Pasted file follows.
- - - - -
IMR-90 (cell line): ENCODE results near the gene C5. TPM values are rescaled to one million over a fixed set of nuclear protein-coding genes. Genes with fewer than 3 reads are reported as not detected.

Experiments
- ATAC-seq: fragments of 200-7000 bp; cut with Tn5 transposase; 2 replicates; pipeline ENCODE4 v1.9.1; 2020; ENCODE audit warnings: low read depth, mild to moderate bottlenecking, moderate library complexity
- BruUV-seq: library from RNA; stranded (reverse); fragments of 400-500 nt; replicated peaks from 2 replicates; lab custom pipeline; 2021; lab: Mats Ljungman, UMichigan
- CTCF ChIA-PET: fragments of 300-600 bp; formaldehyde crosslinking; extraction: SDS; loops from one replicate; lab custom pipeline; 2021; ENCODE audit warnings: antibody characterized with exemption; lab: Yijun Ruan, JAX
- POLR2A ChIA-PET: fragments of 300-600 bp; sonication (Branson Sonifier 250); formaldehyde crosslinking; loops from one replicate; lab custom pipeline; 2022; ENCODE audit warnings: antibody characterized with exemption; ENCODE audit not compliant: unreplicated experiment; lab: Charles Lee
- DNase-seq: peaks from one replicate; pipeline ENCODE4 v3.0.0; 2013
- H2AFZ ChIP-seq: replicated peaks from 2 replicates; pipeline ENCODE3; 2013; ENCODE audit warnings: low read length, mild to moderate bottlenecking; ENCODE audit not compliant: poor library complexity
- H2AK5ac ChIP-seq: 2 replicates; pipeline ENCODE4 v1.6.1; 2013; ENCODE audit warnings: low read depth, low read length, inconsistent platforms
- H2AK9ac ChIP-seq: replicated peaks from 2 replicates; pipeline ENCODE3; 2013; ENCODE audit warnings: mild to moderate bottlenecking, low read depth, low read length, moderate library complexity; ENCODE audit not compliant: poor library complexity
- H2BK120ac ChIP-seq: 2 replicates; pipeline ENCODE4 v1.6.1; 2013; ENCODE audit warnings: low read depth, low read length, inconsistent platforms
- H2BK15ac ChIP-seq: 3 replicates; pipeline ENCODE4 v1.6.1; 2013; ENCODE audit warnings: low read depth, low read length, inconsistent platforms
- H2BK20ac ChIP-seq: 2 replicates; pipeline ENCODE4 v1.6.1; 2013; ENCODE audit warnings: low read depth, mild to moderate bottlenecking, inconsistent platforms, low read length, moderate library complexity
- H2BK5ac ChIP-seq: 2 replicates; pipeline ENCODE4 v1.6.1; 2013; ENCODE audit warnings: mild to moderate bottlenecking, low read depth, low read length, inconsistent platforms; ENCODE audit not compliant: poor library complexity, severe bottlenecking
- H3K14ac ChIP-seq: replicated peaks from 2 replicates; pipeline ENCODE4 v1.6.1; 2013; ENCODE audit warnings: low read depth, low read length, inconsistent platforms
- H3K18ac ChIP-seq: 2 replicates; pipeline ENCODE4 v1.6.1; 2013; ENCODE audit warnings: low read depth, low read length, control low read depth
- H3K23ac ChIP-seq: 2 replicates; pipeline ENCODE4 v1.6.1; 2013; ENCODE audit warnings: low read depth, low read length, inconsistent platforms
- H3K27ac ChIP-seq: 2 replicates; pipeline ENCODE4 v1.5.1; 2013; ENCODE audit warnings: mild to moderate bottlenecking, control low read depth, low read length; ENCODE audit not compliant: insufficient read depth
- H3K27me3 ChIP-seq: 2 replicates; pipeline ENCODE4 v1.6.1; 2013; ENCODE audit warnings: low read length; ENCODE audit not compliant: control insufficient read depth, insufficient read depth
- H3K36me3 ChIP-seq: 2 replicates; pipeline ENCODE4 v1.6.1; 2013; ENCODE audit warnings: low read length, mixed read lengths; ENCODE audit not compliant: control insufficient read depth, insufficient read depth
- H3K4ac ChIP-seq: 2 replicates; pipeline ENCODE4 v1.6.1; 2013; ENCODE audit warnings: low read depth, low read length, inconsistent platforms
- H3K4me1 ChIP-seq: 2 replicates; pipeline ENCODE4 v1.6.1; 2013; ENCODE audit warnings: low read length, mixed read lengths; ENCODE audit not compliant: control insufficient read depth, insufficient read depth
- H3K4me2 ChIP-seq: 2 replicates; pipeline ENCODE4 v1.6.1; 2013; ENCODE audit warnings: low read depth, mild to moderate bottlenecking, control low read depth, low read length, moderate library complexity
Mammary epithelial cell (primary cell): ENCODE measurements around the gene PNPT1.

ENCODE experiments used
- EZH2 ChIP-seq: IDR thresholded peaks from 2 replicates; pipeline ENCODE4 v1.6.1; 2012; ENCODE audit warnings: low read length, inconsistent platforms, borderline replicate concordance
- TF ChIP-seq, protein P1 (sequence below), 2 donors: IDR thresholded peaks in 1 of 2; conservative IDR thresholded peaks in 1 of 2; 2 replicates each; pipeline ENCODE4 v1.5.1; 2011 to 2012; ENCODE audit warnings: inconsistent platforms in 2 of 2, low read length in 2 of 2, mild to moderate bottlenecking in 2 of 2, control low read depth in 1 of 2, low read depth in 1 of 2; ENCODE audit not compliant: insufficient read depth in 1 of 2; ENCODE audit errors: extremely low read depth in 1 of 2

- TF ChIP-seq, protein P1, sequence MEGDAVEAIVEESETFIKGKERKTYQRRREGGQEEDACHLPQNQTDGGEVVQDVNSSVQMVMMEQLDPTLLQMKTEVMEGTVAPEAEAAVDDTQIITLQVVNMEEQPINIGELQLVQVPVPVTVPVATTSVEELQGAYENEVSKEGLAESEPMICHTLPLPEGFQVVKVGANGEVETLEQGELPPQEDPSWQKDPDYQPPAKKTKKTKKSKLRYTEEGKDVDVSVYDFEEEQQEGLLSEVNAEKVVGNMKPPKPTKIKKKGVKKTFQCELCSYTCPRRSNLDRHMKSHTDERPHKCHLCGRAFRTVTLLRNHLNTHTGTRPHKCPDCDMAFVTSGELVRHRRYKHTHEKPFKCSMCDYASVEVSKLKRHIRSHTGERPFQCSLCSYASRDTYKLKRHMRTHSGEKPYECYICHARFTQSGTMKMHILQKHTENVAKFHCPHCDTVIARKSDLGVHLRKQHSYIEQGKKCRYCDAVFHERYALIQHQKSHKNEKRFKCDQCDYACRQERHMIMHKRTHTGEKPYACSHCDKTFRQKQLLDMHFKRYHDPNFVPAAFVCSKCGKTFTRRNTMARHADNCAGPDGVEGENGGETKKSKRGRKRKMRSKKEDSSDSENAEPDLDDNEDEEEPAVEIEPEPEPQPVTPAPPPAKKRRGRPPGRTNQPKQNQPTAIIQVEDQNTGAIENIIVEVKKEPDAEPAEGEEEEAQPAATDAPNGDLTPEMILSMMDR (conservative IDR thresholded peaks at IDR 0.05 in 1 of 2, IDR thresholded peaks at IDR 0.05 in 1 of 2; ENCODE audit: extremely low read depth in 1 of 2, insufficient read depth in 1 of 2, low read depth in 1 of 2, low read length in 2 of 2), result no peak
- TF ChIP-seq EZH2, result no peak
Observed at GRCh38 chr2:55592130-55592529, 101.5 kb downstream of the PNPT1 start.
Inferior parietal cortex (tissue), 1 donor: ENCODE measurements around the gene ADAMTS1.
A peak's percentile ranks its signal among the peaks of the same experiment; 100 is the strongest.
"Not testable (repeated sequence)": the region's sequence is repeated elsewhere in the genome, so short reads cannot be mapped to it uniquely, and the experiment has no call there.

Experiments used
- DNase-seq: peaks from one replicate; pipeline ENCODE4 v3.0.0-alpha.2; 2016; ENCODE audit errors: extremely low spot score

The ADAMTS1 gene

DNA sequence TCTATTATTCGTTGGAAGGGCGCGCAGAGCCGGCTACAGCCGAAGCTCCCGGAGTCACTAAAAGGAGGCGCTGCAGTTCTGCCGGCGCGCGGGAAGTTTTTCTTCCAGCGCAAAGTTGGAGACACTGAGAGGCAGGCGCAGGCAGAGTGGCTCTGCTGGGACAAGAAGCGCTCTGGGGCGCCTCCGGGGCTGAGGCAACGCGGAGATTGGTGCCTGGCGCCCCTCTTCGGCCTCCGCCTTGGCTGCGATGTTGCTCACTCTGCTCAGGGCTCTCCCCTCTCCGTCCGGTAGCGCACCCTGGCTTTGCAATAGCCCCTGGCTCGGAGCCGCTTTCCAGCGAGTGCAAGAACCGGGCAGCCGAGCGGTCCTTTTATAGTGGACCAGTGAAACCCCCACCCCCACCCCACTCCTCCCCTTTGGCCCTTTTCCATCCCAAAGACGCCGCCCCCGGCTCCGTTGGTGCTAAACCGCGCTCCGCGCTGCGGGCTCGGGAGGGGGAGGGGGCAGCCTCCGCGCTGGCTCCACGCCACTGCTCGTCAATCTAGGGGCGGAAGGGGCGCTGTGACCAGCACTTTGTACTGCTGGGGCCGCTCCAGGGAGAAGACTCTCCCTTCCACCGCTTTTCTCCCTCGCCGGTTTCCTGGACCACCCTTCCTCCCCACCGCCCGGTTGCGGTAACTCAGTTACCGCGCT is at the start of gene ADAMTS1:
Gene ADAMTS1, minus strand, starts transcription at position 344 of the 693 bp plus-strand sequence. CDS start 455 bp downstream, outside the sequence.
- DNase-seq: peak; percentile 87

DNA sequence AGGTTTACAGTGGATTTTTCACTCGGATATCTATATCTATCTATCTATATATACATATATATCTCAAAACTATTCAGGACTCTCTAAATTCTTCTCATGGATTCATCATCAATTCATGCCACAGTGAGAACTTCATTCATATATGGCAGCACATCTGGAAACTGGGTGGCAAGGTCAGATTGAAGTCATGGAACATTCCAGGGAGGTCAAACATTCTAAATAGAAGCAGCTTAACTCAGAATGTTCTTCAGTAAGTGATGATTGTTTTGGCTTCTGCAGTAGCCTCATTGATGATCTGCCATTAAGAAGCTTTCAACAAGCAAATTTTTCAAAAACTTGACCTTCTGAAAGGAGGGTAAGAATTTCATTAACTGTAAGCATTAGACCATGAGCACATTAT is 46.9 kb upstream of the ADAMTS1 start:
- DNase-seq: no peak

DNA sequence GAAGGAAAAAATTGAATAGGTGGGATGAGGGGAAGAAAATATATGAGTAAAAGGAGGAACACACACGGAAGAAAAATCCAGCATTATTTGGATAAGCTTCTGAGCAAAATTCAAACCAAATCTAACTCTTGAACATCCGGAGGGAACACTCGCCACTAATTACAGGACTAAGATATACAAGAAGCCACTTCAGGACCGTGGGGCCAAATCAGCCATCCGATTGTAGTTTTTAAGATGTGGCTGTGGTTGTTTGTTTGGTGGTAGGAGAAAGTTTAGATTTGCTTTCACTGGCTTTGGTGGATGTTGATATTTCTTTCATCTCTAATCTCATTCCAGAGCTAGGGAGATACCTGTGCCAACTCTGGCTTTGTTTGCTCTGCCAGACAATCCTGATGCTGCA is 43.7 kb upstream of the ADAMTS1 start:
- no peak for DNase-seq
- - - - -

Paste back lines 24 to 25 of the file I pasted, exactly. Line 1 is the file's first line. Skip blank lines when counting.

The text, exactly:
Mammary epithelial cell (primary cell): ENCODE measurements around the gene PNPT1.

ENCODE experiments used